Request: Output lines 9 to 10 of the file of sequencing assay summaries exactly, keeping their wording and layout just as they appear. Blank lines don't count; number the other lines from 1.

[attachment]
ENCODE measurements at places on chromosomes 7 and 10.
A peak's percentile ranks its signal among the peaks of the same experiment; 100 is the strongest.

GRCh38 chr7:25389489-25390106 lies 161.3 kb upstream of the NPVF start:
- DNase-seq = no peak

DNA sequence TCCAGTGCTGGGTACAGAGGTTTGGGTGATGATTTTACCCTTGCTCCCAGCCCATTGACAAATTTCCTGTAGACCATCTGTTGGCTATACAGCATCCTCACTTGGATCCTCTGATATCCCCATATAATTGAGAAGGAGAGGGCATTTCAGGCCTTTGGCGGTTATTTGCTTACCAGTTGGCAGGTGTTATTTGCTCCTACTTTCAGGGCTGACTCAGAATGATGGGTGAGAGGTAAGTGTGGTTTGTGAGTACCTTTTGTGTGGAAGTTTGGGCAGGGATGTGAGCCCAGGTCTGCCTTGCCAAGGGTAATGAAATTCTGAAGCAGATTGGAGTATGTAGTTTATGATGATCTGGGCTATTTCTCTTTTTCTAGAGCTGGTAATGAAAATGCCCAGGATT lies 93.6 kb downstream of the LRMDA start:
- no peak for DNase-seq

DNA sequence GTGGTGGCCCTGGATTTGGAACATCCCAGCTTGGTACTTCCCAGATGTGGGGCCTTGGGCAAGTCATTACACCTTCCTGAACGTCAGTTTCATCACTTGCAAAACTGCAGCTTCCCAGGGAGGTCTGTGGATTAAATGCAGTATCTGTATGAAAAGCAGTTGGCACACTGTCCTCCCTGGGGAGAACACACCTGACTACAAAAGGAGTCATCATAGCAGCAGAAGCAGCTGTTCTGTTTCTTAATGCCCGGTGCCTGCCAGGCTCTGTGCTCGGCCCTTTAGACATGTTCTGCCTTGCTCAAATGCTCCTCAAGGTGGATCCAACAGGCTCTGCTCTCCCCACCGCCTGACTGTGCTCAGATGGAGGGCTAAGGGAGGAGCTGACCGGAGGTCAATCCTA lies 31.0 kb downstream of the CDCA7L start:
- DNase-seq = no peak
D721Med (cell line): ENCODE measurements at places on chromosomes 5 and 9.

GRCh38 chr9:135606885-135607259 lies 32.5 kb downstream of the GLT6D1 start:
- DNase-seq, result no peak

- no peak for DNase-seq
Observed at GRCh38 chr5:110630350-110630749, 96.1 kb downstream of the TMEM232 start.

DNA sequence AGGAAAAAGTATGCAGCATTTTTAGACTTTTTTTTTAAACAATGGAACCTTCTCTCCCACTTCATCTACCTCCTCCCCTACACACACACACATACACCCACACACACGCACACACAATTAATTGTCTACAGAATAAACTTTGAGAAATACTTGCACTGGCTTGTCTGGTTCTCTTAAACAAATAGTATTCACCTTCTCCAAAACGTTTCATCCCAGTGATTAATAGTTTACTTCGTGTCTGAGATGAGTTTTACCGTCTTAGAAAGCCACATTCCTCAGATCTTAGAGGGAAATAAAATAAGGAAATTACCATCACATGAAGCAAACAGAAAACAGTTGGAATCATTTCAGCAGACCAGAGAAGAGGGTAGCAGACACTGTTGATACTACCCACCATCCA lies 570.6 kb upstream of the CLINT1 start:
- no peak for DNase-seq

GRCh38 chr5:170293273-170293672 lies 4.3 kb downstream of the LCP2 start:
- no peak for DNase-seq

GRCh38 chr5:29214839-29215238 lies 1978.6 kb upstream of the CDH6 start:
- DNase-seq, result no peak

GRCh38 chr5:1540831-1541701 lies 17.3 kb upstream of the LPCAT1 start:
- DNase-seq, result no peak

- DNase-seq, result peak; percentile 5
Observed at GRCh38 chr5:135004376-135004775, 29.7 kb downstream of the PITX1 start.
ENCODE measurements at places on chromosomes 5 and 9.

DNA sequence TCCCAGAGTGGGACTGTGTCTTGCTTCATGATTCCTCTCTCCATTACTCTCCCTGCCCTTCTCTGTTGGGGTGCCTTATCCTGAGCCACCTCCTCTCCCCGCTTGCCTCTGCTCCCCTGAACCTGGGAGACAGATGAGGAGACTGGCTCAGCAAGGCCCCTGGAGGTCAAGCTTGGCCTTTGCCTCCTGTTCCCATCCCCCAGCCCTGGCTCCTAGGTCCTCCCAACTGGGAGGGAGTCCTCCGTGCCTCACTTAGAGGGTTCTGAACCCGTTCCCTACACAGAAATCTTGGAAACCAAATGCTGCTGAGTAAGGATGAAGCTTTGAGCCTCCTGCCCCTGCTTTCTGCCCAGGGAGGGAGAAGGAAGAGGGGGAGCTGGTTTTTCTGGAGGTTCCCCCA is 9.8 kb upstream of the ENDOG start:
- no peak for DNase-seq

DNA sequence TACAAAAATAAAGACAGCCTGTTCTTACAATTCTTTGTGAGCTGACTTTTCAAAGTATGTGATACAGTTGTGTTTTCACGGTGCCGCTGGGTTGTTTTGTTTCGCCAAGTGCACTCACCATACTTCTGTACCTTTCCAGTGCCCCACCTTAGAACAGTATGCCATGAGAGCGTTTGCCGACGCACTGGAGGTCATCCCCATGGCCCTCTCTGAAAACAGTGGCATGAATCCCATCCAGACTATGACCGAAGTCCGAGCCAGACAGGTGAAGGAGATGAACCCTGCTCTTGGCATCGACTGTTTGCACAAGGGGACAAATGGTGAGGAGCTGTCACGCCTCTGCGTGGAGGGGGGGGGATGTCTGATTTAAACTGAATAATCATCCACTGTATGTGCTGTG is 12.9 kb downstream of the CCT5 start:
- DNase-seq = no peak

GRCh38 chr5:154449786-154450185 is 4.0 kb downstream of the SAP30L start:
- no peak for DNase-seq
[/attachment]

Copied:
D721Med (cell line): ENCODE measurements at places on chromosomes 5 and 9.

GRCh38 chr9:135606885-135607259 lies 32.5 kb downstream of the GLT6D1 start: